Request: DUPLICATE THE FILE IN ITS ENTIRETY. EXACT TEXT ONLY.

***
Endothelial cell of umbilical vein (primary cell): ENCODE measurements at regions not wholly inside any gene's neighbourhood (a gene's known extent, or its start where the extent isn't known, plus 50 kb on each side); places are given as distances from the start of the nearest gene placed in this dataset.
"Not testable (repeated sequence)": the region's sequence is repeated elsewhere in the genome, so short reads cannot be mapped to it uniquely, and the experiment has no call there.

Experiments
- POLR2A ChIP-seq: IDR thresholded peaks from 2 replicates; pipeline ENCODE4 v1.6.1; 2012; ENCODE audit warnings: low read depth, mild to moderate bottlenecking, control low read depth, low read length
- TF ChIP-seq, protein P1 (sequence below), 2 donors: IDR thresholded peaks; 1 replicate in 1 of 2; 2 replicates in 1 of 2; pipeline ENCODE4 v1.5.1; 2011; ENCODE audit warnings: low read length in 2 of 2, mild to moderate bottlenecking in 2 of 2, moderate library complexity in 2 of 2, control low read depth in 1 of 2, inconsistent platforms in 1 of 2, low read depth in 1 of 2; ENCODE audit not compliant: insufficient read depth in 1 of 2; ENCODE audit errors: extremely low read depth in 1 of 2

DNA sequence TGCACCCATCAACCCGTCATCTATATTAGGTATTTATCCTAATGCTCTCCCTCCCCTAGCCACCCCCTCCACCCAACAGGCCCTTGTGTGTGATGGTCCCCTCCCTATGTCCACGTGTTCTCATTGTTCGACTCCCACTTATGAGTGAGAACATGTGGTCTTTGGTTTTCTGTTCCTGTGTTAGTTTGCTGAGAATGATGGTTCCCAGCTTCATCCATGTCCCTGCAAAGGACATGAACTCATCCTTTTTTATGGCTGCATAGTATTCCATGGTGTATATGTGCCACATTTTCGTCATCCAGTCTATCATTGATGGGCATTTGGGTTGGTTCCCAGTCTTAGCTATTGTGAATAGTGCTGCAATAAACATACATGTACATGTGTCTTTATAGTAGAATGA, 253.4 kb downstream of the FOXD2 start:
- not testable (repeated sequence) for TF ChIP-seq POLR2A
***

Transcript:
Endothelial cell of umbilical vein (primary cell): ENCODE measurements at regions not wholly inside any gene's neighbourhood (a gene's known extent, or its start where the extent isn't known, plus 50 kb on each side); places are given as distances from the start of the nearest gene placed in this dataset.
"Not testable (repeated sequence)": the region's sequence is repeated elsewhere in the genome, so short reads cannot be mapped to it uniquely, and the experiment has no call there.

Experiments
- POLR2A ChIP-seq: IDR thresholded peaks from 2 replicates; pipeline ENCODE4 v1.6.1; 2012; ENCODE audit warnings: low read depth, mild to moderate bottlenecking, control low read depth, low read length
- TF ChIP-seq, protein P1 (sequence below), 2 donors: IDR thresholded peaks; 1 replicate in 1 of 2; 2 replicates in 1 of 2; pipeline ENCODE4 v1.5.1; 2011; ENCODE audit warnings: low read length in 2 of 2, mild to moderate bottlenecking in 2 of 2, moderate library complexity in 2 of 2, control low read depth in 1 of 2, inconsistent platforms in 1 of 2, low read depth in 1 of 2; ENCODE audit not compliant: insufficient read depth in 1 of 2; ENCODE audit errors: extremely low read depth in 1 of 2

DNA sequence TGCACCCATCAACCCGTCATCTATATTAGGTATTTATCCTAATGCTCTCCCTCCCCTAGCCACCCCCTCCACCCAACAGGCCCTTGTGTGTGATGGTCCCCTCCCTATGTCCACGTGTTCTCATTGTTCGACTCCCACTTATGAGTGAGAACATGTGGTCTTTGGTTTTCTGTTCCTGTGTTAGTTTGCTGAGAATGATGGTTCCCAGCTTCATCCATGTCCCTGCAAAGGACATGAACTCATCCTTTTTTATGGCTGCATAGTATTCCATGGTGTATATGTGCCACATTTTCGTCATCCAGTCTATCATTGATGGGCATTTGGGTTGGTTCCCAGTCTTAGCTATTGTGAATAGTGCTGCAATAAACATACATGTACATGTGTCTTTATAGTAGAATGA, 253.4 kb downstream of the FOXD2 start:
- not testable (repeated sequence) for TF ChIP-seq POLR2A